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Death toll from Easter Sunday blasts in Sri Lanka rises to 207; 450 injured

Updated April 21, 2019

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Sri Lankan security personnel walk through debris following an explosion in St Sebastian's Church in Negombo, north of the capital Colombo, on Sunday. — AFP
Sri Lankan security personnel walk through debris following an explosion in St Sebastian's Church in Negombo, north of the capital Colombo, on Sunday. — AFP
Sri Lankan military officials stand guard in front of the St. Anthony's Shrine. ─ Reuters
Sri Lankan military officials stand guard in front of the St. Anthony's Shrine. ─ Reuters
A shoe of a victim is seen in front of the St. Anthony's Shrine after an explosion in Colombo, Sri Lanka  on April 21, 2019. ─ Reuters
A shoe of a victim is seen in front of the St. Anthony's Shrine after an explosion in Colombo, Sri Lanka on April 21, 2019. ─ Reuters
Sri Lankan security personnel keep watch outside the church premises following a blast at the St. Anthony's Shrine in Kochchikade, Colombo on April 21, 2019. ─ AFP
Sri Lankan security personnel keep watch outside the church premises following a blast at the St. Anthony's Shrine in Kochchikade, Colombo on April 21, 2019. ─ AFP
Sri Lankan soldiers secure the area around St. Anthony's Shrine after a blast in Colombo. ─ AP
Sri Lankan soldiers secure the area around St. Anthony's Shrine after a blast in Colombo. ─ AP

The death toll from a devastating series of eight bomb blasts that ripped through high-end hotels and churches holding Easter services in Sri Lanka on Sunday has risen to 207, police spokesman Ruwan Gunasekera said. At least 450 people were injured in the attacks.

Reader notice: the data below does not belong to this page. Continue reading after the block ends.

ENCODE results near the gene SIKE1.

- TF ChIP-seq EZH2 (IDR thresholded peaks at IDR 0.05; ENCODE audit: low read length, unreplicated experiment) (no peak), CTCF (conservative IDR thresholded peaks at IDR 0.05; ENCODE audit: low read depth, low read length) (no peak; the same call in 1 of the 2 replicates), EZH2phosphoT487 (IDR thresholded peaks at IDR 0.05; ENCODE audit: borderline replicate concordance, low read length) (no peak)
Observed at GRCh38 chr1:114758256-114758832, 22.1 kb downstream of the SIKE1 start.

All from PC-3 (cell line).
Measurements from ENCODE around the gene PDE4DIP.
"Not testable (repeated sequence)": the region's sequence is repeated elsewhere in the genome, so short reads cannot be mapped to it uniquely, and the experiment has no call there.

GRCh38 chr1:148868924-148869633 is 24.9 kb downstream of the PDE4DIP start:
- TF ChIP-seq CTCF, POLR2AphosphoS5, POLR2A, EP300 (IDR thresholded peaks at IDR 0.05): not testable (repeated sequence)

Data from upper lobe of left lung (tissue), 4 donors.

At least two of the eight attacks were carried out by suicide bombers, according to police and other sources, and three police were killed when another suicide bomber detonated explosives during a raid on a house where suspects were. At least 13 suspects have been arrested in connection with the attacks.

Police spokesperson Ruwan Gunasekera said the police were investigating whether suicide bombers were involved in all of the blasts.

The government said earlier that investigators would look into whether the attackers had "overseas links."

There were no immediate claims of responsibility for the attacks in a country which was at war for decades with Tamil separatists until 2009 during which bomb blasts in the capital were common.

Christian groups say they have faced increasing intimidation from some extremist Buddhist monks in recent years. And last year, there were clashes between the majority Sinhalese Buddhist community and minority Muslims.


At a glance:

  • Four hotels ─ Cinnamon Grand, Shangri-La, Kingsbury and Tropical Inn ─ targeted in Colombo
  • One church each targeted in Colombo (St Anthony's Shrine), Negombo (St Sebastian's Church) and Batticaloa (Zeon Church)
  • At least 47 killed in Colombo blasts: police
  • At least 25 killed in Batticaloa blast: police
  • At least 67 killed in Negombo blast: police
  • 35 foreigners ─ including Dutch, US and UK citizens ─ dead: police
  • At least 450 injured
  • Curfew, 'temporary' social media ban imposed

Trail of terror

Three churches ─ one each in Colombo, Negombo and Batticaloa ─ and three Colombo hotels were targeted in the initial series of blasts. Another hotel and an unspecified location in Colombo were struck by two more blasts two hours later.

The death toll included worshippers and hotel guests. The injured flooded into local hospitals, where officials reported hundreds of wounded were being admitted.

Hospital sources said British, Dutch and American citizens were among the dead, with Britons and Japanese also injured. A Portuguese man also died, the country's LUSA news agency reported. Four Pakistanis were among the injured, according to the Foreign Ministry.